Provided by: stilts_3.1.5-1_all bug

NAME

       stilts-tcatn - Concatenates multiple tables

SYNOPSIS

       stilts tcatn [nin=<count>] [ifmtN=<in-format>] [inN=<tableN>] [icmdN=<cmds>] [ocmd=<cmds>]
                    [omode=out|meta|stats|count|cgi|discard|topcat|samp|tosql|gui] [out=<out-
                    table>] [ofmt=<out-format>] [seqcol=<colname>] [loccol=<colname>]
                    [uloccol=<colname>] [countrows=true|false]

DESCRIPTION

       tcatn is a tool for concatenating a number of tables one after the other. Each  table  can
       be  manipulated  separately prior to the concatenatation. If you have two tables T1 and T2
       which contain similar columns, and you want to treat them as a single table, you  can  use
       tcatn  to  produce  a  new table whose metadata (row headings etc) comes from T1 and whose
       data consists of all the rows of T1 followed by all the rows of T2.

       For this concatenation to make sense, each column  of  T1  must  be  compatible  with  the
       corresponding column of T2 - they must have compatible types and, presumably, meanings. If
       this is not the case for the tables that you wish to concatenate, for instance the columns
       are  in  different  orders,  or  the  units differ between a column in T1 and its opposite
       number in T2, you can use the icmd1 and/or icmd2 parameters to manipulate the input tables
       so that the column sequences are compatible. See SUN/256 for some examples.

       If  the  tables  are  similar to each other (same format, same columns, same preprocessing
       stages required if any), you may find it easier to use tcat instead.

OPTIONS

       nin=<count>
              The number of input tables for this task. For each of the input tables N there will
              be associated parameters ifmtN, inN and icmdN.

       ifmtN=<in-format>
              Specifies  the  format  of  input table #N as specified by parameter inN. The known
              formats are listed in SUN/256. This flag can be used if you know what  format  your
              table is in. If it has the special value (auto) (the default), then an attempt will
              be made to detect the format of the table automatically. This cannot always be done
              correctly  however,  in  which  case the program will exit with an error explaining
              which formats were attempted.

       inN=<tableN>
              The location of input table #N. This may take one of the following forms:

                * A filename.

                * A URL.

                * The special value "-", meaning standard input. In this case  the  input  format
                  must  be  given explicitly using the ifmtN parameter. Note that not all formats
                  can be streamed in this way.

                * A system command line with either a "<"  character  at  the  start,  or  a  "|"
                  character at the end ("<syscmd" or "syscmd|"). This executes the given pipeline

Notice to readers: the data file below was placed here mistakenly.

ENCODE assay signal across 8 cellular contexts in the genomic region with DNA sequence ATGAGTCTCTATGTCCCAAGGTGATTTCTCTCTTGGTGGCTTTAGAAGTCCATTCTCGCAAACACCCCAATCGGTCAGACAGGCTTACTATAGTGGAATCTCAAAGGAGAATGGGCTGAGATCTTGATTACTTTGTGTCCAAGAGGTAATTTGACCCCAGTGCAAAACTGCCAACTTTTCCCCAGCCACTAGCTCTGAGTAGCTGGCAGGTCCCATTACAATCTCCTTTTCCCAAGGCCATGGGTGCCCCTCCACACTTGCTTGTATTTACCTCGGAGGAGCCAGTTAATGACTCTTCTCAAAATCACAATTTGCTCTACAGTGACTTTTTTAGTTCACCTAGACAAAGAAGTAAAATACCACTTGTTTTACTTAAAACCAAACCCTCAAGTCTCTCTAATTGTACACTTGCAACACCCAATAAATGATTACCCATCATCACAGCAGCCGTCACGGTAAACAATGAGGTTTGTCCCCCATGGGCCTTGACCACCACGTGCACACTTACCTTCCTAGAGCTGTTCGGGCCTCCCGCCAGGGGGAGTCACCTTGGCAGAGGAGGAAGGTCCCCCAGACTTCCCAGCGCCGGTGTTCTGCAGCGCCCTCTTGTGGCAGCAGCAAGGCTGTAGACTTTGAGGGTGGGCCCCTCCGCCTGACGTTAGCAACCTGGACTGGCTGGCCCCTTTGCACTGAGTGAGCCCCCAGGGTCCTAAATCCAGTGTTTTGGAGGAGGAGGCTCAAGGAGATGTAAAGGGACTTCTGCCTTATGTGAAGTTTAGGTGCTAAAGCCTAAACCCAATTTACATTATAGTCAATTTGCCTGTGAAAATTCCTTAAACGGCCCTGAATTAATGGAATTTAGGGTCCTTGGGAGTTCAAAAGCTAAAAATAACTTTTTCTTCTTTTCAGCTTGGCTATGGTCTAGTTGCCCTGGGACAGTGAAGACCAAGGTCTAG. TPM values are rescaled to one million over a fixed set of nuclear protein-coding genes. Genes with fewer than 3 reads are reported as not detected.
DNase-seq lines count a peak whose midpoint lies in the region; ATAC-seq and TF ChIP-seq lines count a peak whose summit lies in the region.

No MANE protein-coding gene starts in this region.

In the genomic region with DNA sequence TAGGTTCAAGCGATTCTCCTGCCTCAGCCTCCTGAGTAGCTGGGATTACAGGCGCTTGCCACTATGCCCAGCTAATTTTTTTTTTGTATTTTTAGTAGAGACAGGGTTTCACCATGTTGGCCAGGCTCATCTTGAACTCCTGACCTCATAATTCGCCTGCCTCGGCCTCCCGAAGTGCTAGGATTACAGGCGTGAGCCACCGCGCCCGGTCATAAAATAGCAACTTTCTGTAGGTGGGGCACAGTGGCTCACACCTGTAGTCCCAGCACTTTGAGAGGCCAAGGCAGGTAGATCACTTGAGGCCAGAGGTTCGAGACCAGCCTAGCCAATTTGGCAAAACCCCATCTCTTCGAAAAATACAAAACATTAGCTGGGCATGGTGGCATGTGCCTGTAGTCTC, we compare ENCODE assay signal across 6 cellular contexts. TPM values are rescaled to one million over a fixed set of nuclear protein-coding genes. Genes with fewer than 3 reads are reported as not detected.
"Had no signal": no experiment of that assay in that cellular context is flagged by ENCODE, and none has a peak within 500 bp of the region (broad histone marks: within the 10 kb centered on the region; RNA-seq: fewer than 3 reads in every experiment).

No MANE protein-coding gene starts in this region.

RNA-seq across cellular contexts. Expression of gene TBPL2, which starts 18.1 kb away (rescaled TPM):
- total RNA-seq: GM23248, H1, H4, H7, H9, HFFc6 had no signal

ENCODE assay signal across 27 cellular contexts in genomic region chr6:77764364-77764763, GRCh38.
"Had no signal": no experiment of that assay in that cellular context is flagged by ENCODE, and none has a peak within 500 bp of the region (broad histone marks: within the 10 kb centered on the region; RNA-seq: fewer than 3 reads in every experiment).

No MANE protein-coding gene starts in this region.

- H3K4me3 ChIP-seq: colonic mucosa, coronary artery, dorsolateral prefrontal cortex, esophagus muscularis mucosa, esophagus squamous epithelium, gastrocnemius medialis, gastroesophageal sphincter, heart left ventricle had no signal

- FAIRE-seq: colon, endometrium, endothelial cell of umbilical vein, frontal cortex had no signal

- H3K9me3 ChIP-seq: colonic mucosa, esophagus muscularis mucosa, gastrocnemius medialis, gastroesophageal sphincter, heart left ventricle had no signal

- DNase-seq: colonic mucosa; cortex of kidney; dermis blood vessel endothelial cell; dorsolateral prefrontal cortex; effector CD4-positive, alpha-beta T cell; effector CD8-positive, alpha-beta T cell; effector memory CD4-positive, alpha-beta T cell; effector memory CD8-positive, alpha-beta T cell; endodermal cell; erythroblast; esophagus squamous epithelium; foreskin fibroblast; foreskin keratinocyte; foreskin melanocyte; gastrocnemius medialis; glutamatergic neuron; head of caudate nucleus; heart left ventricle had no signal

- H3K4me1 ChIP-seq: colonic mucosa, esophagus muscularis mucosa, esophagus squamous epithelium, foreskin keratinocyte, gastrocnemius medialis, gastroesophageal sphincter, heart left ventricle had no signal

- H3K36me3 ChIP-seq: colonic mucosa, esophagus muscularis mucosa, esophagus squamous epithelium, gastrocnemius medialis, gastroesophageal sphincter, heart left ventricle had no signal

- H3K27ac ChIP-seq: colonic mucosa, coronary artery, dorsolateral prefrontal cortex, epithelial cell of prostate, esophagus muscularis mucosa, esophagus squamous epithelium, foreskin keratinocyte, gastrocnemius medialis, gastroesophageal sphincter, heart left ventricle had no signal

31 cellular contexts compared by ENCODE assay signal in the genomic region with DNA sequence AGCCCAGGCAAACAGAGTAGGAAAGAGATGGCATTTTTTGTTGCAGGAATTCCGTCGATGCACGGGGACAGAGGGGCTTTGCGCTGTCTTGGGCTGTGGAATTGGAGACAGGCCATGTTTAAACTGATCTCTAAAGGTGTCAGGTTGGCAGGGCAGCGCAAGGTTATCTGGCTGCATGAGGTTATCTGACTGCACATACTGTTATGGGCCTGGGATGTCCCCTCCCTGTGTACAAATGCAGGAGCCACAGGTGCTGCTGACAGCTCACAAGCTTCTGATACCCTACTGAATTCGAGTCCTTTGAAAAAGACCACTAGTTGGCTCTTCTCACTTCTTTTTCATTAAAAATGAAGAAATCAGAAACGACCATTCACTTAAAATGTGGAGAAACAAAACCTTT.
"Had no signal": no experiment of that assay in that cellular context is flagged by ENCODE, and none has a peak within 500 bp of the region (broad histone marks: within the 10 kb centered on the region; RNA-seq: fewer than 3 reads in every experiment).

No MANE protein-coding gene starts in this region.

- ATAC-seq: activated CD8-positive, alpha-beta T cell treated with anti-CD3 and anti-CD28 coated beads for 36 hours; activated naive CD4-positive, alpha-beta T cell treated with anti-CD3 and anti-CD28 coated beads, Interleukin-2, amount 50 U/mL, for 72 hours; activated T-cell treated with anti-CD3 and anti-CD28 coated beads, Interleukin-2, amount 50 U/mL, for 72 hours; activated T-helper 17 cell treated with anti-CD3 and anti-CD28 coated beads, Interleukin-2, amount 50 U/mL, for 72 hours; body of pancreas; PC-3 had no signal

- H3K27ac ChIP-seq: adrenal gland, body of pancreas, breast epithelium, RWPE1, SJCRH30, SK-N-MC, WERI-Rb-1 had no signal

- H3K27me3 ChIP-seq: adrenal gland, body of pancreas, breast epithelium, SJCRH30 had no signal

and reads from its standard output. This will probably only work  on  unix-like
                  systems.
               In  any  case,  compressed data in one of the supported compression formats (gzip,
              Unix compress or bzip2) will be decompressed transparently.

       icmdN=<cmds>
              Specifies processing to be performed on input table #N as  specified  by  parameter
              inN,  before  any  other processing has taken place. The value of this parameter is
              one or more of the filter commands described in SUN/256. If more than one is given,
              they  must  be  separated  by  semicolon  characters  (";").  This parameter can be
              repeated multiple times on the same command line to build up a list  of  processing
              steps.  The  sequence of commands given in this way defines the processing pipeline
              which is performed on the table.

              Commands may alteratively be supplied in an external file, by using the indirection
              character  '@'. Thus a value of "@filename" causes the file filename to be read for
              a list of filter commands to execute. The commands in the file may be separated  by
              newline characters and/or semicolons, and lines which are blank or which start with
              a '#' character are ignored.

       ocmd=<cmds>
              Specifies processing  to  be  performed  on  the  output  table,  after  all  other
              processing  has  taken  place.  The  value  of this parameter is one or more of the
              filter commands described in SUN/256. If more than  one  is  given,  they  must  be
              separated  by  semicolon  characters (";"). This parameter can be repeated multiple
              times on the same command line to build up a list of processing steps. The sequence
              of commands given in this way defines the processing pipeline which is performed on
              the table.